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How to Tell If Your Dog Is Car Sick — And What to Do If They Are


It’s officially family-road-trip season, which might make you wonder, “Do dogs get car sick?” Just like humans, dogs can suffer from motion sickness, even during short car rides. So while you could leave Fido with your neighbors or pay to board him, vacations are just more fun with him. Here’s how to keep your pup happy and your back seats clean the next time you take a drive with your furry friends.

While the mechanisms that cause motion sickness in dogs aren’t well understood, it’s believed that the portions of the brain that control balance and motion are involved, Daniel Edge, DVM, told Travel + Leisure. Whether a dog is likely to suffer from motion sickness is also related to whether car rides cause them fear or anxiety. So if you just got a new puppy or you’re planning on traveling with your dog for the first time and you aren’t sure how they’ll react to spending hours in the car, ask yourself if they’re normally quite anxious. If so, perhaps it would be better to have them stay with a friend.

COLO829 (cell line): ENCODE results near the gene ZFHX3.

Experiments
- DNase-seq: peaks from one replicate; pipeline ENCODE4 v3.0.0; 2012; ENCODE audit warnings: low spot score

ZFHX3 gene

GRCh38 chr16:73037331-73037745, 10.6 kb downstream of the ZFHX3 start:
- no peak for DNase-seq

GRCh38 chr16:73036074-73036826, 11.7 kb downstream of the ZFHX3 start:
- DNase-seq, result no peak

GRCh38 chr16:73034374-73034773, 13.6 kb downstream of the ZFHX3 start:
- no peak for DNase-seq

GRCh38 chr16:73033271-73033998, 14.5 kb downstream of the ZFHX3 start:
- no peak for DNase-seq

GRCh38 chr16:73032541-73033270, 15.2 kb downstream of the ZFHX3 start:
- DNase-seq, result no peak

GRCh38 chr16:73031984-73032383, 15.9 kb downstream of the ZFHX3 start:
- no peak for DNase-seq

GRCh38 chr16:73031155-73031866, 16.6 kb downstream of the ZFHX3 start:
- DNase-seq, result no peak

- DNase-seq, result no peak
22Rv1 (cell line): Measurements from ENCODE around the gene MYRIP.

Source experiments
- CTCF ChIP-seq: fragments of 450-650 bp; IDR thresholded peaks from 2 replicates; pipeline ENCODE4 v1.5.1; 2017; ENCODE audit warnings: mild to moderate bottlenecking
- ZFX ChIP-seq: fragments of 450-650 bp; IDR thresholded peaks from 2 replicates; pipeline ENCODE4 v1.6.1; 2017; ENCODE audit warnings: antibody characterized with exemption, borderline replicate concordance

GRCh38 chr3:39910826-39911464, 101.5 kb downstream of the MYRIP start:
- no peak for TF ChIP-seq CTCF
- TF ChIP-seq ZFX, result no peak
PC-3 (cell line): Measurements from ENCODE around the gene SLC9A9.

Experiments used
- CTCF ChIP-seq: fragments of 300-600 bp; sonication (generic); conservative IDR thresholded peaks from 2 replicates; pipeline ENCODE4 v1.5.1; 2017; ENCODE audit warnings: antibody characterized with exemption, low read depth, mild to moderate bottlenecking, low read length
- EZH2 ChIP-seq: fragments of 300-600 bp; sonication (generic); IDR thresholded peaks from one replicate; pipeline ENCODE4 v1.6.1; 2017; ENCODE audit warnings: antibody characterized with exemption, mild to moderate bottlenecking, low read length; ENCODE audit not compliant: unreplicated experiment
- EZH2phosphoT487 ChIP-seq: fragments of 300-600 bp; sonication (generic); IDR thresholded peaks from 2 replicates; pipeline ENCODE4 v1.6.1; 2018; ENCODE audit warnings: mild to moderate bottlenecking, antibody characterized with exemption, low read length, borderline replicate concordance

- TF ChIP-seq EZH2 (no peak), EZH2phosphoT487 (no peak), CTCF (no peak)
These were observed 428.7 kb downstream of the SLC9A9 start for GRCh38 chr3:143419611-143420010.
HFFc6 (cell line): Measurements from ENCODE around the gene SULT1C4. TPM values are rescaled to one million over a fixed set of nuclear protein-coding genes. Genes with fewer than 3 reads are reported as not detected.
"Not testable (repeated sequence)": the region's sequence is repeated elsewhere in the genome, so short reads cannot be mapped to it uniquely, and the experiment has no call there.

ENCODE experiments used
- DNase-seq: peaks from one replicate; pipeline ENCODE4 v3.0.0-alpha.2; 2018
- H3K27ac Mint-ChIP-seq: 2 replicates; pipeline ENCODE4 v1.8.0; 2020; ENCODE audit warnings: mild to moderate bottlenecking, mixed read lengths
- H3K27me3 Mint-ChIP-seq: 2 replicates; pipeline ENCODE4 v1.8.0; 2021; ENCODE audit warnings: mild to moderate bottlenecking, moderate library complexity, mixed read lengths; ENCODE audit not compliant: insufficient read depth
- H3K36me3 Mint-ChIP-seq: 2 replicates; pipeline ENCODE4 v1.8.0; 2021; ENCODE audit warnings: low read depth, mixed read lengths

But let’s say your dog is fine being in the car. In that case, you still want to make sure he or she isn’t traveling on an empty stomach. Edge recommends feeding your pooch a small meal before you back out of the driveway. Taking breaks frequently so your pup can stretch and use up some energy is also helpful. “Ideally, you should give your pup a 15-20 minute break for every 2-3 hours that you are on the road,” he says.

Strapping in your pup closer to the front of the car, rather than in the back, can relieve motion-sickness symptoms, according to the American Kennel Club. If you put your pup in the middle so he or she is staring out the windshield rather than the side, movement won’t appear as blurry.

The most obvious symptom of motion sickness in dogs would be vomiting — but it’s not the only one, Edge says. If you spot a combintion of signs including excessive lip licking, drooling, dry heaving, shaking, or whining, your dog may be suffering from motion sickness. He recommends the medication Cerenia, but you should talk to your vet as soon as you know your travel plans so he or she can recommend the best motion sickness medication for your dog.

Car sickness shouldn’t keep your four-legged friends from having a “paw-some” vacation — and now that you have these handy tips, it won’t have to.

Sure, dogs are cute — but their bums are even cuter:

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